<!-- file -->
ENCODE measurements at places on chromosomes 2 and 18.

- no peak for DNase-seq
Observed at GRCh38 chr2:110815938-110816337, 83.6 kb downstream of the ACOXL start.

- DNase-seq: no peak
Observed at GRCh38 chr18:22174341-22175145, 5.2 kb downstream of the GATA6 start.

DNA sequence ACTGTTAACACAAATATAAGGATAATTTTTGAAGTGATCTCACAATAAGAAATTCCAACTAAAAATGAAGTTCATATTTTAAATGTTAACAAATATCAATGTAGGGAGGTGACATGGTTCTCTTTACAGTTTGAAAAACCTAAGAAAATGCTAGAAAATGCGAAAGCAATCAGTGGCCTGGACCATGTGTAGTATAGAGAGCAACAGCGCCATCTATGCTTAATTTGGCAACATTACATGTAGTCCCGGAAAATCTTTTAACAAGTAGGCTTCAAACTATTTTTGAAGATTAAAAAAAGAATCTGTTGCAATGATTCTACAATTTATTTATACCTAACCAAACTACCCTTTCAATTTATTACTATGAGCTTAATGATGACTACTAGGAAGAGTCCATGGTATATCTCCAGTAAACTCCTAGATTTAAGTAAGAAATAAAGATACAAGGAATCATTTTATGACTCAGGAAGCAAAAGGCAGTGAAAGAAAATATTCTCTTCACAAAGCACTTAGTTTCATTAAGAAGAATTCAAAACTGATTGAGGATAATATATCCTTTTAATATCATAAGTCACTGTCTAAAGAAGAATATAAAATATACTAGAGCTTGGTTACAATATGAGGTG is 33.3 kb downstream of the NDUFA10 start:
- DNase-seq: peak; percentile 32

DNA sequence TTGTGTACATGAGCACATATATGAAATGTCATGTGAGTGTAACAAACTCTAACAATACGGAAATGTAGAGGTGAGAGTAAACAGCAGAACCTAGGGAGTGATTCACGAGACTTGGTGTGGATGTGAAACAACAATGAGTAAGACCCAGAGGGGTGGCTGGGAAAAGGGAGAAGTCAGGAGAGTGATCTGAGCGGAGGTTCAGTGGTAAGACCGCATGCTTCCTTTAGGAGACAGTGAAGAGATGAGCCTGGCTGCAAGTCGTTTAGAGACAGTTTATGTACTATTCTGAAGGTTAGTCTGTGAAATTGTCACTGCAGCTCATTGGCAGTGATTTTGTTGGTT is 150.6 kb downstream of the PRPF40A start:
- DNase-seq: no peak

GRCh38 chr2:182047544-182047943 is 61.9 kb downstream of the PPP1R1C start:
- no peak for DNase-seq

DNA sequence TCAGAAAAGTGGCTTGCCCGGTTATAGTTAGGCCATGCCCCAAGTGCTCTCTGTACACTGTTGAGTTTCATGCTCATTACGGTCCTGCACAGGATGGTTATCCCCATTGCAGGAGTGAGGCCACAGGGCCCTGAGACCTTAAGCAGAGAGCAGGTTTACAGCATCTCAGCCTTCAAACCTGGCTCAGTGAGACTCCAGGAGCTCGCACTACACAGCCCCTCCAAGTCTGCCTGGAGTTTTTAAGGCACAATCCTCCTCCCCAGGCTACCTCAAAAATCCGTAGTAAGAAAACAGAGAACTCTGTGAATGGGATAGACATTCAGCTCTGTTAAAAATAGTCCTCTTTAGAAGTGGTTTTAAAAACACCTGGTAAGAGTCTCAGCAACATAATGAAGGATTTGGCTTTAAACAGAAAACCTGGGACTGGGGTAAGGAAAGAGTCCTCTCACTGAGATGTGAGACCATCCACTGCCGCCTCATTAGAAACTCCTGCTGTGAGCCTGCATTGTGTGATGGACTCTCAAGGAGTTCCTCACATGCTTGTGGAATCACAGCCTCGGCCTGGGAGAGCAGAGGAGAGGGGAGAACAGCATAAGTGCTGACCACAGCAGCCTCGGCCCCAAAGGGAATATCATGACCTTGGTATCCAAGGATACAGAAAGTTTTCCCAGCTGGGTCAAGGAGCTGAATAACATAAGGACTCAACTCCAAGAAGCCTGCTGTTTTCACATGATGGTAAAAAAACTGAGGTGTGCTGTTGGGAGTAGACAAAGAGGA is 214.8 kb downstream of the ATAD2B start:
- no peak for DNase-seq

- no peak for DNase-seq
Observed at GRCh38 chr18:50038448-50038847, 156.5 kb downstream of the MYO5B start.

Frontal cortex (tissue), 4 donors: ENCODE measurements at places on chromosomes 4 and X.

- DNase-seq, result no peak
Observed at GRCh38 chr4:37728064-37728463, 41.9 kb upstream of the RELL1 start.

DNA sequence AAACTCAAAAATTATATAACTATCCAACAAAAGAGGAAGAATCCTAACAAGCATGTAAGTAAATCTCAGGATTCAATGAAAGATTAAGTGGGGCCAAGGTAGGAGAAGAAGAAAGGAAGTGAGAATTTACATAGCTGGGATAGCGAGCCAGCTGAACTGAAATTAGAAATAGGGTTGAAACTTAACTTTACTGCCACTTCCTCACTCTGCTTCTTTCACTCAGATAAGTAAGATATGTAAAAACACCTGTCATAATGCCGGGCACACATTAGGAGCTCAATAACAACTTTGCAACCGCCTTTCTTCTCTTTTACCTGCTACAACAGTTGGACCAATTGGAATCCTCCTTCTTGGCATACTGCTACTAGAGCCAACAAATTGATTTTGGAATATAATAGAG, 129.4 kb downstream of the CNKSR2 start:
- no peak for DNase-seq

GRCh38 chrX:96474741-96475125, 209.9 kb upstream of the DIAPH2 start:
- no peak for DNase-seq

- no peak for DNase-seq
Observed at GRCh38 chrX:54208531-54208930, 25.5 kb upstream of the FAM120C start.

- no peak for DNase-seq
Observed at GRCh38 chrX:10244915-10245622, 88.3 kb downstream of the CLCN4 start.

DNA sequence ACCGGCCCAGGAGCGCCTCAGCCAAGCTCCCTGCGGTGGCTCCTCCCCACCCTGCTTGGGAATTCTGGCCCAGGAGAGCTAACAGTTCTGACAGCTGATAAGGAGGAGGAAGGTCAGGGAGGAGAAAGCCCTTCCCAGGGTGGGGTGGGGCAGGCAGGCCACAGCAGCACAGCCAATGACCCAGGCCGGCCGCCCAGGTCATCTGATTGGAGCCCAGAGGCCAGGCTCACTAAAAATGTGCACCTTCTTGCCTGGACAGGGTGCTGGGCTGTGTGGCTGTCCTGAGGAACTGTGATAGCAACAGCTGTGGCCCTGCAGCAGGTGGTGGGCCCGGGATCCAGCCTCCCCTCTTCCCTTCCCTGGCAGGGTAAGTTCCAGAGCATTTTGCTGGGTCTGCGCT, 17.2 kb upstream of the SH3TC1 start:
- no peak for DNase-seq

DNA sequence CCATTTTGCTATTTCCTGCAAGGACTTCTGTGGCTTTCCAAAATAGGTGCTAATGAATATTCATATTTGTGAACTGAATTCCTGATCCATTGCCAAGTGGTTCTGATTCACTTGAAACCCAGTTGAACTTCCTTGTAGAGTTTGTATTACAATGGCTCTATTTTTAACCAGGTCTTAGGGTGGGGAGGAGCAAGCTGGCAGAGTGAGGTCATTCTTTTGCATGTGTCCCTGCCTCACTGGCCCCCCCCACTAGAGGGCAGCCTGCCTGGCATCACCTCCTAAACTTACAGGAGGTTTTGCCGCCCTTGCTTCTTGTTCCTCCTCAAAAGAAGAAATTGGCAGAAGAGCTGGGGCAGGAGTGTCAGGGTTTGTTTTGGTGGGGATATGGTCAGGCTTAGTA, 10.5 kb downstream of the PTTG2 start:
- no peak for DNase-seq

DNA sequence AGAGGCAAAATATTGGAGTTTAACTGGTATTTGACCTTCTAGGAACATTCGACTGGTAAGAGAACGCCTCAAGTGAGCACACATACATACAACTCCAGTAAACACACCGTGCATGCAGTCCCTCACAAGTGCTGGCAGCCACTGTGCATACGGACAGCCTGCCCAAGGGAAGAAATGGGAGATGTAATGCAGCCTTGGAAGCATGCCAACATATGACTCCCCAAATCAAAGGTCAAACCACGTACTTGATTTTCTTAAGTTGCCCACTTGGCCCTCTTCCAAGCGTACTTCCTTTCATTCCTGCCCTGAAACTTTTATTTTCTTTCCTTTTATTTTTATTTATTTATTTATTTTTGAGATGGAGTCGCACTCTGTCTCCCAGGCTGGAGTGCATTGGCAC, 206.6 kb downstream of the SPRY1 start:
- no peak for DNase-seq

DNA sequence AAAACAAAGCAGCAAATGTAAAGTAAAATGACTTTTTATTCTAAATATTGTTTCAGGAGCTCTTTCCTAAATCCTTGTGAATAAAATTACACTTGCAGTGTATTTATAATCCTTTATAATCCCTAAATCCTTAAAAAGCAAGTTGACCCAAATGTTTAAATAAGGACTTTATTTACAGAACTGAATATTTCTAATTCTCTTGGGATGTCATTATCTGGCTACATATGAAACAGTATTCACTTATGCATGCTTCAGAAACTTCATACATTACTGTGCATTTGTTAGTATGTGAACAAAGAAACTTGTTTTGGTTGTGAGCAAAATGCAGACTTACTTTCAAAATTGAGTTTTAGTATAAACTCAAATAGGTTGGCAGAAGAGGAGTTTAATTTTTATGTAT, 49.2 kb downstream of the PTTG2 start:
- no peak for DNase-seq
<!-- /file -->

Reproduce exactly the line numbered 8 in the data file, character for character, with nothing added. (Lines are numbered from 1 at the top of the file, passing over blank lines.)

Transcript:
DNA sequence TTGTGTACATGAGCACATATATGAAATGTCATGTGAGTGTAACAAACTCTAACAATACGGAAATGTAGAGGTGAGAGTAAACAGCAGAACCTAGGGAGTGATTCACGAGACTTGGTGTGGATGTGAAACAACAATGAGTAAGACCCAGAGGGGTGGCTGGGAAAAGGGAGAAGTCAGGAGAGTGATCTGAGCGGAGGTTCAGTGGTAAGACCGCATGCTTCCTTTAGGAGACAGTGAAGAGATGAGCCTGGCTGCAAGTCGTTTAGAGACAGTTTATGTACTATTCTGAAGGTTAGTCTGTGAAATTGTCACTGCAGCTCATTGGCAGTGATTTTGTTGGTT is 150.6 kb downstream of the PRPF40A start: